Marion Owen Alaska

The day I was hugged by a fern

Alaska’s 2015-2016 winter was the second warmest on record, dating back to 1925. And here on Kodiak Island it’s been one of the rainiest. So when the clouds parted a few days ago, I took my camera for a walk along an ocean bluff, edged with spruce trees, in search of spring wildflowers and fresh greenery.

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Anatomy of a Snowflake: Science, art and a little magic

During Alaska’s long winters, I love to photograph snowflakes but thanks to global warming, the last two years have been a bust. So when we arrived at our friends house in Anchorage

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Let it snow, please. How about that winter 2015-2016 forecast, anyway?

Every morning at 6 AM, our public radio station wakes us up with Garrison Keillor’s Writer’s Almanac. If you haven’t heard the podcast narrated by Keillor, it’s a wonderful, 2 to 3-minute, “this day in history” snapshot, followed by

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Feeling hugged in Edmonds, Washington: A photo essay

Have you ever arrived in a community and felt hugged? That was my first impression about Edmonds, Washington, my sister’s town. As we sipped coffee, sampled toasted cheese sandwiches, and strolled along the high tide mark looking for beach glass, I thought, “Wow, this is one of the most

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When you don’t need words

I was photographing at Butchart Gardens in Victoria, BC recently, bedazzled by the amazing display of dahlias. I was having a lot of fun composing the sea anemone-like shapes, textures and

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How to bake love: A photo essay

Perhaps more than anything, LIFE magazine and National Geographic influenced my love for photography. Even before I could read the captions, I found the sequential and stand-alone images mesmerizing. The black-and-white photographs, whether published by themselves or in a series to illustrate an article, were story photos that taught me volumes about powerful compositions.
This series of four simple images was taken while my brother Henry made bread during a rare gathering of us siblings. His stage: The granite topped “island” in my sister’s kitchen.

You gotta feel it

“Making French bread is not about the ingredients,” he said. “That’s just flour, salt, water and yeast. It’s the feel of the dough.”

I got it.

Years ago, I worked on a research ship which employed a baker, Ralph Naughton, as part of the galley crew. “How do you know how much flour to knead into the dough?” I asked during a midnight to 4 AM shift. Ralph a quiet man who lost an eye during a bar fight somewhere in Alaska, reached over to the giant bowl sitting in a warm spot near the galley oven and pinched a little dough between his thumb and forefinger. Then he reached up with his other hand and grabbed his ear lobe and gave it a squeeze.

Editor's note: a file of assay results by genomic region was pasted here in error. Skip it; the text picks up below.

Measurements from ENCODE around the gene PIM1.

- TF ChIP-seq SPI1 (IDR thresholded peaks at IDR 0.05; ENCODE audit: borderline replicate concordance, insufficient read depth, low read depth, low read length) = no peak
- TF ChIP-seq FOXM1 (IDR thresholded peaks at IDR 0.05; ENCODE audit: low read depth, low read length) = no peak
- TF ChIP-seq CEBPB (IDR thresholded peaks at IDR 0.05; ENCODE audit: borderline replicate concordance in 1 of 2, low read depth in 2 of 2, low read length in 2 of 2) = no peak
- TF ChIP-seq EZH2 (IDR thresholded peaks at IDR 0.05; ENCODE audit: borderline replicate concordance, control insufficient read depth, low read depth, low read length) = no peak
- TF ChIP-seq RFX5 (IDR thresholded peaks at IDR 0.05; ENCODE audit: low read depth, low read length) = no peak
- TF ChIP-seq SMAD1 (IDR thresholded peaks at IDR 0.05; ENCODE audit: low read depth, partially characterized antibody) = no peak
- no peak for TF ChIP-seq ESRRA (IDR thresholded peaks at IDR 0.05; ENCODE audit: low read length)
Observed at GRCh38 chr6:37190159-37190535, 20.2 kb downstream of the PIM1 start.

“That’s how you know,” he said, smiling with his eyes.
Henry spun the ball of dough and pulled it over on itself as if performing a dough-ball. I could almost hear the melody. “Many recipes say to add flour until the dough can’t take any more,” he said. “But that makes for a dry, stiff bread.”
Lifting the ball of dough in his hand, he shared a tip I’d never come across. “The dough should sag a little between your fingers.”
Bread, French, how to make bread, knead, kneading, baking, flour, homemade, baguette

The proof is in the proofing

After proofing the dough and punching it down (no magic amount of time here; we simply went for a walk), he pinched–not cut–the dough into four blobs.
Bread, French, how to make bread, knead, kneading, baking, flour, homemade, baguette

Blobs are beautiful

Then he took each blob and shaped it into a lumpy, artsy loaf, rolled it in cornmeal and gently settled it into baguette pans, like a mother would lay a baby into its blanket-lined crib.
“Let it rise a bit, then bake it in a 400 or 450-degree oven for 30 or 40 minutes, depending on the size of the loaf, humidity, or crunch factor you’re looking for.”
Me, I’m looking for a platform for butter!
Bread, French, how to make bread, knead, kneading, baking, flour, homemade, baguette
My brother Henry is a civil engineer; not a professional baker. He lives in Spokane, Washington. I live in Kodiak, Alaska. We see each other oh, once or twice a year. He makes bread as a hobby and a gift. It’s a way of saying, “I love you. It’s good to see you.”
Thank you for stopping by. That’s a gift, too.

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My garden, my teacher.

My humblest inspirations seem to occur in the autumn when I’m putting the garden to bed.
It’s fall and the garden says, “I am growing old.” The potato vines are limp and the tubers huddle underground in their rough, weather-proof skins, waiting to be dug. Is there any greater treasure hunt than digging for

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Summer eagles of Kodiak: A feathered photo essay

Eagles around Kodiak are plentiful as crows during the winter. Perched shoulder-to-shoulder with their fellow raptors, they haggle over fish scraps, those leftover bits that fall below seafood processor radars.

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Family, photography and reflections of a water cloud

Portraits and landscapes make up the majority of images we see. They’re also the most difficult to take. Why is that? I have a theory.

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